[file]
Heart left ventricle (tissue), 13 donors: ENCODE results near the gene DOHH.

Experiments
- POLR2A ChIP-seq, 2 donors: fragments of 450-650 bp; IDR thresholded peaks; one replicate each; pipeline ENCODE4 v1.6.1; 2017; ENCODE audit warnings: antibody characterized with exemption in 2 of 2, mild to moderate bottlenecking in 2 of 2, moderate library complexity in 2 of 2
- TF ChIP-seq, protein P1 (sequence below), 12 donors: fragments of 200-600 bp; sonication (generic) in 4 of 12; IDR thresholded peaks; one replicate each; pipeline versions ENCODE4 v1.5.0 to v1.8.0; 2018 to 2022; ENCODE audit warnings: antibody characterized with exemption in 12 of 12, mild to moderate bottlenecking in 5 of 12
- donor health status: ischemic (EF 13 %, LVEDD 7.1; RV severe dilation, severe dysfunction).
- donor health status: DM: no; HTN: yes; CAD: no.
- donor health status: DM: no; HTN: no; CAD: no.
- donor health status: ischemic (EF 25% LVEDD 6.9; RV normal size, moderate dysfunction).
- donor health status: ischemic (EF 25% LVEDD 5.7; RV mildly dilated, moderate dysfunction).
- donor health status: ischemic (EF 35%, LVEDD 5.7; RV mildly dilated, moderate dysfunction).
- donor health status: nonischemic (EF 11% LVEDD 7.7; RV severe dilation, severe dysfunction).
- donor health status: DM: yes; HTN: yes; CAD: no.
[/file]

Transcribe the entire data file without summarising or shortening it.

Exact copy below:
Heart left ventricle (tissue), 13 donors: ENCODE results near the gene DOHH.

Experiments
- POLR2A ChIP-seq, 2 donors: fragments of 450-650 bp; IDR thresholded peaks; one replicate each; pipeline ENCODE4 v1.6.1; 2017; ENCODE audit warnings: antibody characterized with exemption in 2 of 2, mild to moderate bottlenecking in 2 of 2, moderate library complexity in 2 of 2
- TF ChIP-seq, protein P1 (sequence below), 12 donors: fragments of 200-600 bp; sonication (generic) in 4 of 12; IDR thresholded peaks; one replicate each; pipeline versions ENCODE4 v1.5.0 to v1.8.0; 2018 to 2022; ENCODE audit warnings: antibody characterized with exemption in 12 of 12, mild to moderate bottlenecking in 5 of 12
- donor health status: ischemic (EF 13 %, LVEDD 7.1; RV severe dilation, severe dysfunction).
- donor health status: DM: no; HTN: yes; CAD: no.
- donor health status: DM: no; HTN: no; CAD: no.
- donor health status: ischemic (EF 25% LVEDD 6.9; RV normal size, moderate dysfunction).
- donor health status: ischemic (EF 25% LVEDD 5.7; RV mildly dilated, moderate dysfunction).
- donor health status: ischemic (EF 35%, LVEDD 5.7; RV mildly dilated, moderate dysfunction).
- donor health status: nonischemic (EF 11% LVEDD 7.7; RV severe dilation, severe dysfunction).
- donor health status: DM: yes; HTN: yes; CAD: no.